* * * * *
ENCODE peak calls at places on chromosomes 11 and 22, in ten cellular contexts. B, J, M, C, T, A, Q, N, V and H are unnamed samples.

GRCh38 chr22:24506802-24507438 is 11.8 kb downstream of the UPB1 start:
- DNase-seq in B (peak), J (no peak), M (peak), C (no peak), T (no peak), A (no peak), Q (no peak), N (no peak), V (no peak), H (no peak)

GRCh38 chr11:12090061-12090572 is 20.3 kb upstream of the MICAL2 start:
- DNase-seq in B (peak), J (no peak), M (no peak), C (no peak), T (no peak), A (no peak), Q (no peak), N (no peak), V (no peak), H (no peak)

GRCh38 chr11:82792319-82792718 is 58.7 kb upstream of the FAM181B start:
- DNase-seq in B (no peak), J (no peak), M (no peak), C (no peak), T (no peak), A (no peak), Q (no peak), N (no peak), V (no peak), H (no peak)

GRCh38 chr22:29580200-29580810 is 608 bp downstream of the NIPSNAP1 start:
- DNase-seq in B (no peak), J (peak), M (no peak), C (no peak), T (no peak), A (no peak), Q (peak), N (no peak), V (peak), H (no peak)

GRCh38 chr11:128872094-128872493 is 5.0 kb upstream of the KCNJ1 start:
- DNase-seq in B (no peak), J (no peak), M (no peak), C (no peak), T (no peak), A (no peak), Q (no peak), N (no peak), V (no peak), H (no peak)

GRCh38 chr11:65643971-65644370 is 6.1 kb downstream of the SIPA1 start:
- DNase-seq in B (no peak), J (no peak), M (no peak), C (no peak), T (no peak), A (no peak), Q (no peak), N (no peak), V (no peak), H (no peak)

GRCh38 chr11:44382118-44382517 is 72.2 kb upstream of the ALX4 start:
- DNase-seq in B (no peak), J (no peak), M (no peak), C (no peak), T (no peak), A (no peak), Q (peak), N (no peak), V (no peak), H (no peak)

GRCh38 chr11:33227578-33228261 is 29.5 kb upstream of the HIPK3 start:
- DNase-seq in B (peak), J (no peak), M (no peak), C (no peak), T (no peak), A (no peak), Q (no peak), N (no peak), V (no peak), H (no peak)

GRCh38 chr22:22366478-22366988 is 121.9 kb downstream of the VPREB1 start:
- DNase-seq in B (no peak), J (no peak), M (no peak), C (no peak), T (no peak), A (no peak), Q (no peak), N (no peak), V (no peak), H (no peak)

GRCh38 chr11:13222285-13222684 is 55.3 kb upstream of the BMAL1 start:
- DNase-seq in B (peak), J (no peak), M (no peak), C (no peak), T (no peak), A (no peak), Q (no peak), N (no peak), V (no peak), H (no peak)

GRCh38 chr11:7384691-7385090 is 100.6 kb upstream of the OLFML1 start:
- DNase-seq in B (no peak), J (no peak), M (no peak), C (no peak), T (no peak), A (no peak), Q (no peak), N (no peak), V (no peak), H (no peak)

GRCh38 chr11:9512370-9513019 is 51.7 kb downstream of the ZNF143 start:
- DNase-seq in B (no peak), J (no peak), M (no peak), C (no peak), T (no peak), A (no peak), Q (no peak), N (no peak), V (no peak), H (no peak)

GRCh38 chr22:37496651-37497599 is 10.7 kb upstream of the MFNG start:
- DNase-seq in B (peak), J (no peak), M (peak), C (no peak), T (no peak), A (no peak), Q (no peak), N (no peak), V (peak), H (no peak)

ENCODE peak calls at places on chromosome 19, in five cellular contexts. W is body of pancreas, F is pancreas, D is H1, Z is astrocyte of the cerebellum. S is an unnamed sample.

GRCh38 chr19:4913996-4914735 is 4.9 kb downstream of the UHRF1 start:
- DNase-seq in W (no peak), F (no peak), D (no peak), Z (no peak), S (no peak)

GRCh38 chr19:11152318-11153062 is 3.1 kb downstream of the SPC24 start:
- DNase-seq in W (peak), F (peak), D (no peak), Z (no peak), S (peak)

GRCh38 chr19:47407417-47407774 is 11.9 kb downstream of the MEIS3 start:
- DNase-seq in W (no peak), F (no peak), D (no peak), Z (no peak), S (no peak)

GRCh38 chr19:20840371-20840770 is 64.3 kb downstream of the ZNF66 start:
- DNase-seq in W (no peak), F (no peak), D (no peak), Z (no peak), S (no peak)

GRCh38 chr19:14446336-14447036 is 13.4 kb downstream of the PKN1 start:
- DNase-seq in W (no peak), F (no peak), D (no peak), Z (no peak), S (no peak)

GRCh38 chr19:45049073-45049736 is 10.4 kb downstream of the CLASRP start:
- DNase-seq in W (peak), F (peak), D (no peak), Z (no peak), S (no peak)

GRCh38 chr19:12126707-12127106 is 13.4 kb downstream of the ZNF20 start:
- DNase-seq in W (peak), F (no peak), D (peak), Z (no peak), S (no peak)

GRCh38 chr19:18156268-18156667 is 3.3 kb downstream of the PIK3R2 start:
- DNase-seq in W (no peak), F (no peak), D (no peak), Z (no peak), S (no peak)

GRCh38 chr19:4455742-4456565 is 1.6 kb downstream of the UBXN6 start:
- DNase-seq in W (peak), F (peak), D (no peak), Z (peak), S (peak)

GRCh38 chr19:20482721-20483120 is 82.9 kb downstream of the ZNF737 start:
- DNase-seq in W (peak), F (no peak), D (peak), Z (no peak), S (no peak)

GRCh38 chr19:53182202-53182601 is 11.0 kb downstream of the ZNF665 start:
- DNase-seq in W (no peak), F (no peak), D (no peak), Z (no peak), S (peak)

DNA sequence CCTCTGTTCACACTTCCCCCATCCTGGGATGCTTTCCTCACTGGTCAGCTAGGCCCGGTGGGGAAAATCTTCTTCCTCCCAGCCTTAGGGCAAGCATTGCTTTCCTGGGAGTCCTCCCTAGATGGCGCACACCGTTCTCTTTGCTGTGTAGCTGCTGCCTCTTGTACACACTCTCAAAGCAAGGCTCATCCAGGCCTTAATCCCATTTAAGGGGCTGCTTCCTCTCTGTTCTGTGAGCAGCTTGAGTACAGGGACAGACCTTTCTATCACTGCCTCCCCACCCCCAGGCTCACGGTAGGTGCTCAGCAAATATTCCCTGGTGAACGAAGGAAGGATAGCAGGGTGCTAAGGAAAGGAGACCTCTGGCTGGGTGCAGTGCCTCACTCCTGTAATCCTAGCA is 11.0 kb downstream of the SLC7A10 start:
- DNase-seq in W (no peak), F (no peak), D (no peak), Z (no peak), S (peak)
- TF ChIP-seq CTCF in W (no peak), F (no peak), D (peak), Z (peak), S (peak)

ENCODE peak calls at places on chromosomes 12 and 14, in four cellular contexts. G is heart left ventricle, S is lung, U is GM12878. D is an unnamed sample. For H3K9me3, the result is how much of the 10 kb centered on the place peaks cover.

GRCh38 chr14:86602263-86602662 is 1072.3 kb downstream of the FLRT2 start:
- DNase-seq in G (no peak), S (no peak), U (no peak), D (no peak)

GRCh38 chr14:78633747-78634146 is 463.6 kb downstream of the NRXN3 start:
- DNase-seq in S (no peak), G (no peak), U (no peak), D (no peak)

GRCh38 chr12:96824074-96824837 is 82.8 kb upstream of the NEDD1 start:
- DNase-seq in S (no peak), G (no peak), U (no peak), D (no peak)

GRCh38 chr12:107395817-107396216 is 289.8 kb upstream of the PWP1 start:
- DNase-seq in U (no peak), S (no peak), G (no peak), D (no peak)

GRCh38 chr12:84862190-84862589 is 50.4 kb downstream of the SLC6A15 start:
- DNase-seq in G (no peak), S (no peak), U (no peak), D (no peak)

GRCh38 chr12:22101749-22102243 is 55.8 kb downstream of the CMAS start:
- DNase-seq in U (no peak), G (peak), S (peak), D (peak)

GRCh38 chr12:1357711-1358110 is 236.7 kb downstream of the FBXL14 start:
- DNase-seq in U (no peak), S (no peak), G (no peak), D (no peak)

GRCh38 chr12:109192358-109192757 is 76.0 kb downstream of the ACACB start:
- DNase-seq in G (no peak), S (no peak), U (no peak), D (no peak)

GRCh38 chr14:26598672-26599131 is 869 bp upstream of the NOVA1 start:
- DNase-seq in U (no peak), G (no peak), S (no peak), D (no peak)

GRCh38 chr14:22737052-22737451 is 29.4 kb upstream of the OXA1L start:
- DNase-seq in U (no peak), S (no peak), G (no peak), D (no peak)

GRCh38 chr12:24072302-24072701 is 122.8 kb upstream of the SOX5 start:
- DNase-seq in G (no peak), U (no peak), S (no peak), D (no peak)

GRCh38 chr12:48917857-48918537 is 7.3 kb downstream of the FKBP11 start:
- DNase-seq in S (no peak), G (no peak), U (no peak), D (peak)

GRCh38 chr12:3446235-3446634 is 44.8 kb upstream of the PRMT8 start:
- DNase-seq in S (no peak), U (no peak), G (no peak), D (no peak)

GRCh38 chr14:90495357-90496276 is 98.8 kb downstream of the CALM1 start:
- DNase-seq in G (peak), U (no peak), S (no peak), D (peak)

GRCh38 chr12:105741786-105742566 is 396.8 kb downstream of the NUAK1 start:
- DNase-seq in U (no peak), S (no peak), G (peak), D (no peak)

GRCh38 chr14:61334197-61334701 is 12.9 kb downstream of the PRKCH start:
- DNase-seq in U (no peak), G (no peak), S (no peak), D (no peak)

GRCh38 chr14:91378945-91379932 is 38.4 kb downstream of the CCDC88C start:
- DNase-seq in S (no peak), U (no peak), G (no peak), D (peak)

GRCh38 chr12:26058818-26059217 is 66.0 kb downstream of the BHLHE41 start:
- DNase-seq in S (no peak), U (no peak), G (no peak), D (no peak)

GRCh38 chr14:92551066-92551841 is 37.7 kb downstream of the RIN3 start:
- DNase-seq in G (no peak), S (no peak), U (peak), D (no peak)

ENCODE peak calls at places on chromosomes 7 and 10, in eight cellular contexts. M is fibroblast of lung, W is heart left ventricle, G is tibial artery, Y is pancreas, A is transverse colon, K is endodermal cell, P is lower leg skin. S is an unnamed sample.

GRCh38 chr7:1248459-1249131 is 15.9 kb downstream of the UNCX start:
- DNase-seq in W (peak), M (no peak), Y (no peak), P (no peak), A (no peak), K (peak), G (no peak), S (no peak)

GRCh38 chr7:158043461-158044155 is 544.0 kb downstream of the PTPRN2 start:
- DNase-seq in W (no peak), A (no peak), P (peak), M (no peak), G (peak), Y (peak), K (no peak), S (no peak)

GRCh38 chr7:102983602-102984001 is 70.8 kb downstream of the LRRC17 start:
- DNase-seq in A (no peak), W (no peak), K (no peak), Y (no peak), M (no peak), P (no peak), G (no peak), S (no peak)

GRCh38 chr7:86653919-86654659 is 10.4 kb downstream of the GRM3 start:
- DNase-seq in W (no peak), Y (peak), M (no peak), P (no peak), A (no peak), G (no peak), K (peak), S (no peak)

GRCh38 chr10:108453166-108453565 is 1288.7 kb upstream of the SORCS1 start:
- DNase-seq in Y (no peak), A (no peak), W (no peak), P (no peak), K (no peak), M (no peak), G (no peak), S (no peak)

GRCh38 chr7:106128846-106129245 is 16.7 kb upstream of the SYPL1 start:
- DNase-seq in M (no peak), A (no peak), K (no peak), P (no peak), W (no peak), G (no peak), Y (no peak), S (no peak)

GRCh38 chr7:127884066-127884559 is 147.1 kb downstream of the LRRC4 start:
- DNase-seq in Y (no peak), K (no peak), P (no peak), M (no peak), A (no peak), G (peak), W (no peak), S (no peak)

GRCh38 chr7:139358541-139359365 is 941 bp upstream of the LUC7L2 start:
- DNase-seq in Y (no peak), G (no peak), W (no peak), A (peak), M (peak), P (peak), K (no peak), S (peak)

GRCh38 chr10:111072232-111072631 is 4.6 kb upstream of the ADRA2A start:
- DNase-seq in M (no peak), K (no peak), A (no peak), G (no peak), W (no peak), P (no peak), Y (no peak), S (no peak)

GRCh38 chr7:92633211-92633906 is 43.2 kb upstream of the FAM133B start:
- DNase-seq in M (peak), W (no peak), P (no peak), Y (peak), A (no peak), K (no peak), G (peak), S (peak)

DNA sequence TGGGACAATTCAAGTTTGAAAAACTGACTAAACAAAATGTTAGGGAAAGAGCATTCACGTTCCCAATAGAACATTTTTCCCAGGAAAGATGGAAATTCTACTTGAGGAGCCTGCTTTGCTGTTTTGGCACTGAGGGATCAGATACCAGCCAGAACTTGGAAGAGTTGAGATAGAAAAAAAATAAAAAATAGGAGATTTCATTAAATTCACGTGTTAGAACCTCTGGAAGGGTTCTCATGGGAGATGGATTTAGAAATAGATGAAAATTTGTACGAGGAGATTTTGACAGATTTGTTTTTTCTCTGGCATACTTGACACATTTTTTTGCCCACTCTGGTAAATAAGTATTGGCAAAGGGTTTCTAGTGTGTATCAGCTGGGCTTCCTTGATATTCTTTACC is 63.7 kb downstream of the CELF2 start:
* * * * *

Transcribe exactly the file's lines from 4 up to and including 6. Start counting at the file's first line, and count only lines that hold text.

GRCh38 chr11:12090061-12090572 is 20.3 kb upstream of the MICAL2 start:
- DNase-seq in B (peak), J (no peak), M (no peak), C (no peak), T (no peak), A (no peak), Q (no peak), N (no peak), V (no peak), H (no peak)

GRCh38 chr11:82792319-82792718 is 58.7 kb upstream of the FAM181B start: